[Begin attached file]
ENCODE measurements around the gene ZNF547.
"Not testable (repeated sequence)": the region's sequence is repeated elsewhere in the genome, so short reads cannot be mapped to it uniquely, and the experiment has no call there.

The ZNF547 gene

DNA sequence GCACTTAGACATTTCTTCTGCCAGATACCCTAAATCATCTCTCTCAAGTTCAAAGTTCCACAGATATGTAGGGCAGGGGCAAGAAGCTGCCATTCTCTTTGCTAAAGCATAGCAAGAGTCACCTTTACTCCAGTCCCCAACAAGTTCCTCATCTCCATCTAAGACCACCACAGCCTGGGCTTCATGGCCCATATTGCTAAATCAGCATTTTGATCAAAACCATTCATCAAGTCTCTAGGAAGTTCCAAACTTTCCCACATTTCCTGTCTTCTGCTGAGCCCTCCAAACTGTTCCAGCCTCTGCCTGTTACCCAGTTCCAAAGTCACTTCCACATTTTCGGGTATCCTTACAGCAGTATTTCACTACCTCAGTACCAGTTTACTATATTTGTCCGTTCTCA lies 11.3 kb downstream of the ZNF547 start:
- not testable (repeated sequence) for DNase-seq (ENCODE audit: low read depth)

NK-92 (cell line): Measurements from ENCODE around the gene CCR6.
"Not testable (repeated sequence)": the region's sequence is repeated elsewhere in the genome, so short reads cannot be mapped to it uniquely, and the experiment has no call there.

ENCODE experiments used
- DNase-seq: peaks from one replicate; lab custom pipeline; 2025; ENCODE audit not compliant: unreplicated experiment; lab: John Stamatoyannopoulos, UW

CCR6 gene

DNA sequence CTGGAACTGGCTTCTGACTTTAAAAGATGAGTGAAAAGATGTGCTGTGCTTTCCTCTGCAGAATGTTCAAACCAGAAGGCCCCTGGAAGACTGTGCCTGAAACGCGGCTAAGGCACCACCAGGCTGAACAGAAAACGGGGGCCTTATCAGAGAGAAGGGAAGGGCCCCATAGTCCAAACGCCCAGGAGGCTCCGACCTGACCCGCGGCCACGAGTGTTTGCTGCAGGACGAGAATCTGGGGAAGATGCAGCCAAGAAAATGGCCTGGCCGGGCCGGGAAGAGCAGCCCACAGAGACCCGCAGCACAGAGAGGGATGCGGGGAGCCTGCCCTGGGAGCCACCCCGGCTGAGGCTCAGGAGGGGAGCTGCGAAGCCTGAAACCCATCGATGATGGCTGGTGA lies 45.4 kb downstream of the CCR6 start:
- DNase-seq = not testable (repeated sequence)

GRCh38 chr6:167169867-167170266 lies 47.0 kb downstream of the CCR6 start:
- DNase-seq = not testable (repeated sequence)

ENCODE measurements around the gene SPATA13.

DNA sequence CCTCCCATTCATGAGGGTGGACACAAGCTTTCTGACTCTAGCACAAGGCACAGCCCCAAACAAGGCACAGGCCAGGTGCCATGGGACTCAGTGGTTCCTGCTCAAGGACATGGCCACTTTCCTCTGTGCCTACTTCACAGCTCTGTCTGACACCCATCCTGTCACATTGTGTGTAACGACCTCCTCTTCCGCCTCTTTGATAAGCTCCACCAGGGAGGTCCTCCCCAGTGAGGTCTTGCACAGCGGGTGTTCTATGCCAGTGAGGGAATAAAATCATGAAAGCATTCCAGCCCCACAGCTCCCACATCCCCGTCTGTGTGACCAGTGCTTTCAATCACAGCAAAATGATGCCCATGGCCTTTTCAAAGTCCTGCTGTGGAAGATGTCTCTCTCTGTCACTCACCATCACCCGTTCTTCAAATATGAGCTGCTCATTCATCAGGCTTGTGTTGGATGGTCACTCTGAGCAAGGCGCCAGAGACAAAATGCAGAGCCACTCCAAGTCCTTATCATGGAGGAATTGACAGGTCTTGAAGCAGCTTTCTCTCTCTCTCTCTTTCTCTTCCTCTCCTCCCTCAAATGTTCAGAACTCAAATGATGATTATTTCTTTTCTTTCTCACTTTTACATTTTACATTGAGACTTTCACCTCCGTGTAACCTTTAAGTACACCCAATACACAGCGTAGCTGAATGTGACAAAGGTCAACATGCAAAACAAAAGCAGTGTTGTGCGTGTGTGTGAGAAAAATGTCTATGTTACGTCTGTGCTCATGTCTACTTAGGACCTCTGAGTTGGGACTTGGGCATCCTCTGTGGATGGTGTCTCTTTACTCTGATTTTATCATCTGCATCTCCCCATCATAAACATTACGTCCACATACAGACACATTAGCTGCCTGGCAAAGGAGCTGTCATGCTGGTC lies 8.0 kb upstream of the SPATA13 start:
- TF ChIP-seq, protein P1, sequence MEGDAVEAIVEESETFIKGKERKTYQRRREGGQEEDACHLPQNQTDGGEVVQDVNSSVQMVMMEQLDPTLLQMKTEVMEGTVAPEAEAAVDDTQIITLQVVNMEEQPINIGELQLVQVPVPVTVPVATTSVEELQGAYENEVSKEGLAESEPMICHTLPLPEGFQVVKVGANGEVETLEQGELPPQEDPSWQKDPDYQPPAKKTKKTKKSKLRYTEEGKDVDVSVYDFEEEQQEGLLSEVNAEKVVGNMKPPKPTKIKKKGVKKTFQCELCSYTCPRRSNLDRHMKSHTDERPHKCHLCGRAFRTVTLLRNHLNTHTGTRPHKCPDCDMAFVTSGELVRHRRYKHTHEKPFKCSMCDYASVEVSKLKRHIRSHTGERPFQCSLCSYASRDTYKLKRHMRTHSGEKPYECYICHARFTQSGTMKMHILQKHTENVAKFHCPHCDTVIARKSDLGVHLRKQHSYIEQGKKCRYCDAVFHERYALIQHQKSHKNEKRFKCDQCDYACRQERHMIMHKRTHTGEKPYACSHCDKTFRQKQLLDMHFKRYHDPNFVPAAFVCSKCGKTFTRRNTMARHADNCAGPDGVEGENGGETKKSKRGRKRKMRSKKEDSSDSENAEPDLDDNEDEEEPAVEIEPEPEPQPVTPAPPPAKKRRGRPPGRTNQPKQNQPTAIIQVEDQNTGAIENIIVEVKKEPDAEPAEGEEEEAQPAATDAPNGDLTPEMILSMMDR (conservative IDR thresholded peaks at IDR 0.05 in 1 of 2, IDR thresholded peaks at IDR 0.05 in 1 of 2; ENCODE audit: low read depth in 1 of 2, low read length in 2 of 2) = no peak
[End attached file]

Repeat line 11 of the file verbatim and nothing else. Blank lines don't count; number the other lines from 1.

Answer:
DNA sequence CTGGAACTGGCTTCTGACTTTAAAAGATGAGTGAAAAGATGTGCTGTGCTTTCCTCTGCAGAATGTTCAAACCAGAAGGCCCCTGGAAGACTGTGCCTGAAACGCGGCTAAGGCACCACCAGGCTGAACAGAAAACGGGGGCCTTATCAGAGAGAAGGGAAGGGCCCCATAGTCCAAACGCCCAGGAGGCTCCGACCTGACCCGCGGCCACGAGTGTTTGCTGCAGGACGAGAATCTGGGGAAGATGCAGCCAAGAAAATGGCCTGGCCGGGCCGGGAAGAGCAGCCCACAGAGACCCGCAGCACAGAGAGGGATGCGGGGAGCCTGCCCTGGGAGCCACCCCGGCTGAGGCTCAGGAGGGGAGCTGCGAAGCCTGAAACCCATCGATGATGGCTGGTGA lies 45.4 kb downstream of the CCR6 start: